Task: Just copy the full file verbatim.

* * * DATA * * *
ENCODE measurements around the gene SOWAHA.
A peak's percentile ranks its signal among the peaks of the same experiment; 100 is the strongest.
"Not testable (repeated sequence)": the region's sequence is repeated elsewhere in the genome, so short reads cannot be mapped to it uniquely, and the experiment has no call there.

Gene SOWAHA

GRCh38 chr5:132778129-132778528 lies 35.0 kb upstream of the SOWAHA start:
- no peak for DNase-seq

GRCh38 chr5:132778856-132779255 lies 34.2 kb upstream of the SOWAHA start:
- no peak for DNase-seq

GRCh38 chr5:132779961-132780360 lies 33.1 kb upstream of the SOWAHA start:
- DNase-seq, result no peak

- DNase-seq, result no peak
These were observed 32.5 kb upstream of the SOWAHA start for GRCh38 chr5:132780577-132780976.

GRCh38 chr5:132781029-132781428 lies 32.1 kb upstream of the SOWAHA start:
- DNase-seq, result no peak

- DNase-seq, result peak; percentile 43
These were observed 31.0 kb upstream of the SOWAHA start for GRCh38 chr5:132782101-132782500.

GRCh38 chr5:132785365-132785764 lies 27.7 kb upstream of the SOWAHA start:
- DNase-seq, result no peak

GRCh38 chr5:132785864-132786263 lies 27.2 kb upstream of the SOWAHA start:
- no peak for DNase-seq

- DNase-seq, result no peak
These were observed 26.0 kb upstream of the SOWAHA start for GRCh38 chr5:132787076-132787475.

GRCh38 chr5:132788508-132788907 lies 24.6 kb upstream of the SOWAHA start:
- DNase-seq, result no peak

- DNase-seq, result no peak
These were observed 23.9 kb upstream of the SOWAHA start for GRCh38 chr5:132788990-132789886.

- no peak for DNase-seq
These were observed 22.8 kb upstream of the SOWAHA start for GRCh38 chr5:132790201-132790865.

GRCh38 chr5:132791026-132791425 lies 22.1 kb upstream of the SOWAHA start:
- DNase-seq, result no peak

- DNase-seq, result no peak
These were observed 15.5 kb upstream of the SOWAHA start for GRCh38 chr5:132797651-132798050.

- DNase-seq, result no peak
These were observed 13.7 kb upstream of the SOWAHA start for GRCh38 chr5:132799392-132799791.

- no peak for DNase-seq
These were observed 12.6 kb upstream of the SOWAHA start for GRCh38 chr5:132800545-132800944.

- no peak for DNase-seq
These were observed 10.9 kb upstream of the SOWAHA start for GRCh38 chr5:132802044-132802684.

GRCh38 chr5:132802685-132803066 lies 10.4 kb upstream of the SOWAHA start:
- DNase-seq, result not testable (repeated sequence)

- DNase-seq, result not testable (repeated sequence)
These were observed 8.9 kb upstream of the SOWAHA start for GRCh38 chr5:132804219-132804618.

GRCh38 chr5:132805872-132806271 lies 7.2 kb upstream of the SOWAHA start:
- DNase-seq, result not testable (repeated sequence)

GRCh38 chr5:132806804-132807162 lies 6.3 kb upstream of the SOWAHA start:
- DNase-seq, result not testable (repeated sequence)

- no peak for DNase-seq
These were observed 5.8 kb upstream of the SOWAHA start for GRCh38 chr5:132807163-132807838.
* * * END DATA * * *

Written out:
ENCODE measurements around the gene SOWAHA.
A peak's percentile ranks its signal among the peaks of the same experiment; 100 is the strongest.
"Not testable (repeated sequence)": the region's sequence is repeated elsewhere in the genome, so short reads cannot be mapped to it uniquely, and the experiment has no call there.

Gene SOWAHA

GRCh38 chr5:132778129-132778528 lies 35.0 kb upstream of the SOWAHA start:
- no peak for DNase-seq

GRCh38 chr5:132778856-132779255 lies 34.2 kb upstream of the SOWAHA start:
- no peak for DNase-seq

GRCh38 chr5:132779961-132780360 lies 33.1 kb upstream of the SOWAHA start:
- DNase-seq, result no peak

- DNase-seq, result no peak
These were observed 32.5 kb upstream of the SOWAHA start for GRCh38 chr5:132780577-132780976.

GRCh38 chr5:132781029-132781428 lies 32.1 kb upstream of the SOWAHA start:
- DNase-seq, result no peak

- DNase-seq, result peak; percentile 43
These were observed 31.0 kb upstream of the SOWAHA start for GRCh38 chr5:132782101-132782500.

GRCh38 chr5:132785365-132785764 lies 27.7 kb upstream of the SOWAHA start:
- DNase-seq, result no peak

GRCh38 chr5:132785864-132786263 lies 27.2 kb upstream of the SOWAHA start:
- no peak for DNase-seq

- DNase-seq, result no peak
These were observed 26.0 kb upstream of the SOWAHA start for GRCh38 chr5:132787076-132787475.

GRCh38 chr5:132788508-132788907 lies 24.6 kb upstream of the SOWAHA start:
- DNase-seq, result no peak

- DNase-seq, result no peak
These were observed 23.9 kb upstream of the SOWAHA start for GRCh38 chr5:132788990-132789886.

- no peak for DNase-seq
These were observed 22.8 kb upstream of the SOWAHA start for GRCh38 chr5:132790201-132790865.

GRCh38 chr5:132791026-132791425 lies 22.1 kb upstream of the SOWAHA start:
- DNase-seq, result no peak

- DNase-seq, result no peak
These were observed 15.5 kb upstream of the SOWAHA start for GRCh38 chr5:132797651-132798050.

- DNase-seq, result no peak
These were observed 13.7 kb upstream of the SOWAHA start for GRCh38 chr5:132799392-132799791.

- no peak for DNase-seq
These were observed 12.6 kb upstream of the SOWAHA start for GRCh38 chr5:132800545-132800944.

- no peak for DNase-seq
These were observed 10.9 kb upstream of the SOWAHA start for GRCh38 chr5:132802044-132802684.

GRCh38 chr5:132802685-132803066 lies 10.4 kb upstream of the SOWAHA start:
- DNase-seq, result not testable (repeated sequence)

- DNase-seq, result not testable (repeated sequence)
These were observed 8.9 kb upstream of the SOWAHA start for GRCh38 chr5:132804219-132804618.

GRCh38 chr5:132805872-132806271 lies 7.2 kb upstream of the SOWAHA start:
- DNase-seq, result not testable (repeated sequence)

GRCh38 chr5:132806804-132807162 lies 6.3 kb upstream of the SOWAHA start:
- DNase-seq, result not testable (repeated sequence)

- no peak for DNase-seq
These were observed 5.8 kb upstream of the SOWAHA start for GRCh38 chr5:132807163-132807838.